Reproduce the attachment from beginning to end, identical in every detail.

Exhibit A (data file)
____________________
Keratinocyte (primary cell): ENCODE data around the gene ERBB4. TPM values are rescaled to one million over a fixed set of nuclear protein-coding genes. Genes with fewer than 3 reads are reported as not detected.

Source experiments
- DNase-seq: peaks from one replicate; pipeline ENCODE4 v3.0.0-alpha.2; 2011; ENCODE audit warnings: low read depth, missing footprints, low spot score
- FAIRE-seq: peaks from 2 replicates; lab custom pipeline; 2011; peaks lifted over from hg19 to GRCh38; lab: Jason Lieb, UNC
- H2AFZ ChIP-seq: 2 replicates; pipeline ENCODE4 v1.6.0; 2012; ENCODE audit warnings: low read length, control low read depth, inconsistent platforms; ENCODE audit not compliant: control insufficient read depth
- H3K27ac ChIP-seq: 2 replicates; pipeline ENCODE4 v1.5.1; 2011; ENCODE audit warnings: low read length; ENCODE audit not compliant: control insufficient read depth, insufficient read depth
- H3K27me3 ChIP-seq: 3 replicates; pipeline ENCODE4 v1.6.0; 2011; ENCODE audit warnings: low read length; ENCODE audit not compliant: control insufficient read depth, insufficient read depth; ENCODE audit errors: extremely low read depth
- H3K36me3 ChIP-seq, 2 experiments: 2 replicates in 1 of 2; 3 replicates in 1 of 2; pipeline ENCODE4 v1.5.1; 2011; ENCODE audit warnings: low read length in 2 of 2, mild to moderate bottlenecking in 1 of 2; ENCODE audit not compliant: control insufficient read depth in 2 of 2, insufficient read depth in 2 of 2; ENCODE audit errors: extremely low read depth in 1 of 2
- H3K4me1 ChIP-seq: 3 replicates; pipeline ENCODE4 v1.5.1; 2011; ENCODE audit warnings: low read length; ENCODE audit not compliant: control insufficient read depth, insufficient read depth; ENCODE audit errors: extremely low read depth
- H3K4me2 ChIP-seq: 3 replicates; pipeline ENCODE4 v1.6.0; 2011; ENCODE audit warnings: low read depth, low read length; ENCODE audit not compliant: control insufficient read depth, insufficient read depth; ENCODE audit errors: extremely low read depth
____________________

Keratinocyte (primary cell): ENCODE data around the gene ERBB4. TPM values are rescaled to one million over a fixed set of nuclear protein-coding genes. Genes with fewer than 3 reads are reported as not detected.

Source experiments
- DNase-seq: peaks from one replicate; pipeline ENCODE4 v3.0.0-alpha.2; 2011; ENCODE audit warnings: low read depth, missing footprints, low spot score
- FAIRE-seq: peaks from 2 replicates; lab custom pipeline; 2011; peaks lifted over from hg19 to GRCh38; lab: Jason Lieb, UNC
- H2AFZ ChIP-seq: 2 replicates; pipeline ENCODE4 v1.6.0; 2012; ENCODE audit warnings: low read length, control low read depth, inconsistent platforms; ENCODE audit not compliant: control insufficient read depth
- H3K27ac ChIP-seq: 2 replicates; pipeline ENCODE4 v1.5.1; 2011; ENCODE audit warnings: low read length; ENCODE audit not compliant: control insufficient read depth, insufficient read depth
- H3K27me3 ChIP-seq: 3 replicates; pipeline ENCODE4 v1.6.0; 2011; ENCODE audit warnings: low read length; ENCODE audit not compliant: control insufficient read depth, insufficient read depth; ENCODE audit errors: extremely low read depth
- H3K36me3 ChIP-seq, 2 experiments: 2 replicates in 1 of 2; 3 replicates in 1 of 2; pipeline ENCODE4 v1.5.1; 2011; ENCODE audit warnings: low read length in 2 of 2, mild to moderate bottlenecking in 1 of 2; ENCODE audit not compliant: control insufficient read depth in 2 of 2, insufficient read depth in 2 of 2; ENCODE audit errors: extremely low read depth in 1 of 2
- H3K4me1 ChIP-seq: 3 replicates; pipeline ENCODE4 v1.5.1; 2011; ENCODE audit warnings: low read length; ENCODE audit not compliant: control insufficient read depth, insufficient read depth; ENCODE audit errors: extremely low read depth
- H3K4me2 ChIP-seq: 3 replicates; pipeline ENCODE4 v1.6.0; 2011; ENCODE audit warnings: low read depth, low read length; ENCODE audit not compliant: control insufficient read depth, insufficient read depth; ENCODE audit errors: extremely low read depth